Presentation on theme: "Strengthening governance David Marriott NCOGS. Consequences of weak governance."— Presentation transcript:
Strengthening governance David Marriott NCOGS
Consequences of weak governance
Strengthening governance St Custard’s school governors were baffled by Ofsted’s accusation that they were “too operational”
Is governance weak? the extent to which governors discharge their responsibilities: good 52%; outstanding 18% special school governance more effective than mainstream better in secondary than primary increasingly governors are holding schools to account – but not consistently not all governors are fully involved in shaping their school’s strategic direction or in evaluating school performance effectiveness of self-evaluation is closely linked with that of the governing body. in inadequate schools, governors are often ill-informed about the school’s performance and do not provide sufficient challenge HMCI report 2009
Governance isn’t weak but... Overloaded Overcomplicated Overlooked It is generally working well, thanks to the efforts of all those involved It could be improved and it will need to change if it is to respond to the ways schools are changing Bath Uni school governance study Oct 2008
Evidence About 85% of the governors in our survey reported that their governing bodies were effective A slightly smaller proportion of the headteachers we surveyed agreed with that assessment The governors’ and headteachers’ assessments are therefore broadly comparable with Ofsted judgements of school governing over a number of years Ofsted reports that governing is less effective more often in schools in disadvantaged settings So, although school governing appears to be working well generally, there is room for improvement in the governing of a minority of schools and especially in the governing of schools in disadvantaged settings
Evidence Effective governing bodies contribute positively in a range of ways but ineffective governing bodies tend not to challenge the headteacher, monitor plans and targets, undertake a scrutiny role and ensure the accountability of the governing body Governing bodies may not engage in discussions about ‘the kind of school we want’ and are not required to undertake any formal reporting on their work The governors were in complete agreement – everything was bloomin’ marvellous! Trebles all round!
Recent reports Governing Our Schools Bath Uni and BITC The 21 st century school: implications and challenges for school governing bodies
Bath Uni report recommendations The range of governing body responsibilities should be reduced The role of governing bodies should be simplified The status of governing bodies should be enhanced, their contribution more widely recognised, and greater publicity given to school governing in all sectors of society especially the business community Clarify specific responsibilities of head and GB Raise status of clerk Raise profile of governance Improve representativeness of GBs Strengthen links with community Make compulsory training for chairs, clerks and new governors Strengthen inspection of GBs Evaluate new models of governance
BITC report recommendations Clarity of purpose Composition Skills audit Professional clerking Recruitment Placement Induction and training Attracting governors Recognition “Ah, Blenkinsop – so you’re the new chap, eh? Thought I recognised you – weren’t you up before the court last week for money laundering? Welcome to the finance committee.”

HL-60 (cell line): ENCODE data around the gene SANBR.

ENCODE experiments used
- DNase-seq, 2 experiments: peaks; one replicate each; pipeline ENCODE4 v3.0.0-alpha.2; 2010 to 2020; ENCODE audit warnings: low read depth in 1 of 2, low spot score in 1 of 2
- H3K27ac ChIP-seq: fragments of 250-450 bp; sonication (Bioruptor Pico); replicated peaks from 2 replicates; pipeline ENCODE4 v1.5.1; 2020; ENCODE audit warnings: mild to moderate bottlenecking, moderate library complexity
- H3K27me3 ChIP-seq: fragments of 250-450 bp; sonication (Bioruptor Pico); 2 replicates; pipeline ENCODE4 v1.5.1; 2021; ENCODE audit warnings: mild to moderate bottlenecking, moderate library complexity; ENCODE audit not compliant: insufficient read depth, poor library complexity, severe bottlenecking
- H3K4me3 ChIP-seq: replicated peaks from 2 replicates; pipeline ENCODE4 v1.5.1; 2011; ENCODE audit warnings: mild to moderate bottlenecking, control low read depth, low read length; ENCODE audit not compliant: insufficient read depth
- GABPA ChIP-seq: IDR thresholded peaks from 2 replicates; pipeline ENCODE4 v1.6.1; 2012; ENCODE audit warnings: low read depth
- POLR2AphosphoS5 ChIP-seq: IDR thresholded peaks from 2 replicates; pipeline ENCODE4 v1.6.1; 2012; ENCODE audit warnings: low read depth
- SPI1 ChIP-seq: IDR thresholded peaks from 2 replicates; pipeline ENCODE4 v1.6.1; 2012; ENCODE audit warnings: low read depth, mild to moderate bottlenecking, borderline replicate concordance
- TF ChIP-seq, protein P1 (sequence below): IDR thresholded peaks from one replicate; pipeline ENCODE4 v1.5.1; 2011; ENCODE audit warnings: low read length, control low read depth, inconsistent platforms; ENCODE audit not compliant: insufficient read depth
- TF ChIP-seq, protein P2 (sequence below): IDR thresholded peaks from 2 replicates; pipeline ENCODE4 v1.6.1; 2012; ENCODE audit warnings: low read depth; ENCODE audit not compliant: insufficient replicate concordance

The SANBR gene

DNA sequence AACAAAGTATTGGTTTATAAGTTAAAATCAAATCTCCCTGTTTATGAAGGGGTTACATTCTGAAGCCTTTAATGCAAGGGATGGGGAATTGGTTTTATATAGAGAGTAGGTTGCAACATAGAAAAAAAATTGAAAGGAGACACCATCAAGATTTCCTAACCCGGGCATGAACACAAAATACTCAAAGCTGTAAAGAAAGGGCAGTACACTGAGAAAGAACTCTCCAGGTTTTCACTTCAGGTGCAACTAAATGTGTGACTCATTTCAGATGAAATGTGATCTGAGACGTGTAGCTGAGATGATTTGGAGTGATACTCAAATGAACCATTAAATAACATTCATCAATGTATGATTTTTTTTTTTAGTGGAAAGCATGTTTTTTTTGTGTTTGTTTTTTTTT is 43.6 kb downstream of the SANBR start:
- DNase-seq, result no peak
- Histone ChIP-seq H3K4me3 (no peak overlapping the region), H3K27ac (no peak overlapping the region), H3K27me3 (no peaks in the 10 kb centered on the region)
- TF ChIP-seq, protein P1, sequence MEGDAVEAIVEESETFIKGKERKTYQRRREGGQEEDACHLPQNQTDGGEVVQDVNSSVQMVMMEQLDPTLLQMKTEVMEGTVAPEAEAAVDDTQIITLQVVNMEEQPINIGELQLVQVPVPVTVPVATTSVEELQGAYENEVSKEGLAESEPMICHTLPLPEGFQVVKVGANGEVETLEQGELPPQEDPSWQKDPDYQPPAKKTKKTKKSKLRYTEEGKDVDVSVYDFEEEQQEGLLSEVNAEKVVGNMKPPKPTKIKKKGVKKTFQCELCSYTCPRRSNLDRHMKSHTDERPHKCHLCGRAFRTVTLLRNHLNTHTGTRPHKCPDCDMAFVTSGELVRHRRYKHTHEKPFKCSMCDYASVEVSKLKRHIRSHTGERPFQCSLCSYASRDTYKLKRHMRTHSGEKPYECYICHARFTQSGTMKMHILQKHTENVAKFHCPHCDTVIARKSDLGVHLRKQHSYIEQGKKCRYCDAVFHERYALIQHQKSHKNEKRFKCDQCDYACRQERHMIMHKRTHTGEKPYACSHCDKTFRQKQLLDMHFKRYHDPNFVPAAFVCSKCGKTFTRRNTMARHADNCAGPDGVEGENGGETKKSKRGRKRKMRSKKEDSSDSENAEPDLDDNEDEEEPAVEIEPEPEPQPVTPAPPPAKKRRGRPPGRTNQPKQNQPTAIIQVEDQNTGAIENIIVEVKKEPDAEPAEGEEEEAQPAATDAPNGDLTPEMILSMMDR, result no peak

Ministerial group report recommendations School level Strategic not operational Terms of reference Broaden range of stakeholders National level Transparent recruitment More flexible stakeholder model Raise status, skills and independence of clerks Training and mentoring for chairs Access to high quality training Self evaluation
Common recommendations Greater clarity over roles Professional clerking Mandatory training for new governors, chairs and clerks Wider representation Work of GBs should be recognised, profile raised Policy-makers’ decisions What can we do?
What can NCOGS do? Publish Manifesto widely Work with partners to promote Manifesto Seek to influence policy makers – eg professional clerking Respond to White Paper
What can COGS do? Publicise Manifesto locally Work with local partners to promote Manifesto Work together as a regional group to respond to White Paper Prioritise joint strategies to address the common recommendations in our work – eg how to raise profile of governance
Challenges Staying focused on governance when jobs are threatened Keeping governance strong as the educational landscape changes Keeping the map up to date Spotting and seizing new opportunities Supporting and encouraging each other
Strengths COGS are the prime source of everything that strengthens governance – good advice, clear guidance and effective training We’re cost effective and valued by governors We network brilliantly in our regions
Weaknesses Changes in LAs are weakening us Money’s getting tighter Communication between regional groups Not valued enough by our LAs
Threats Budget cuts Governance not prioritised in Ofsted inspections Loss of business Competition COGS and NCOGS collapse as organisations
Opportunities New ways of working Alternative service models LA LA buy out Partnerships Community interest company Limited company Possible roles Delivery Brokerage Commissioning Consultancy Possible customers Own LA Other LAs Schools Trusts Private companies NGA
Then maybe... Lord Gove (108) presents the 2075 award for the strongest governing body in England to “St Custard’s Free -Academy -Specialist -Beacon -Community -Grant -Maintained (but we keep quiet about it) -Church of the Latter Day Hedge Fund Managers Chuckle College for Young Gentlefolk”, Aston juxta Mondrum.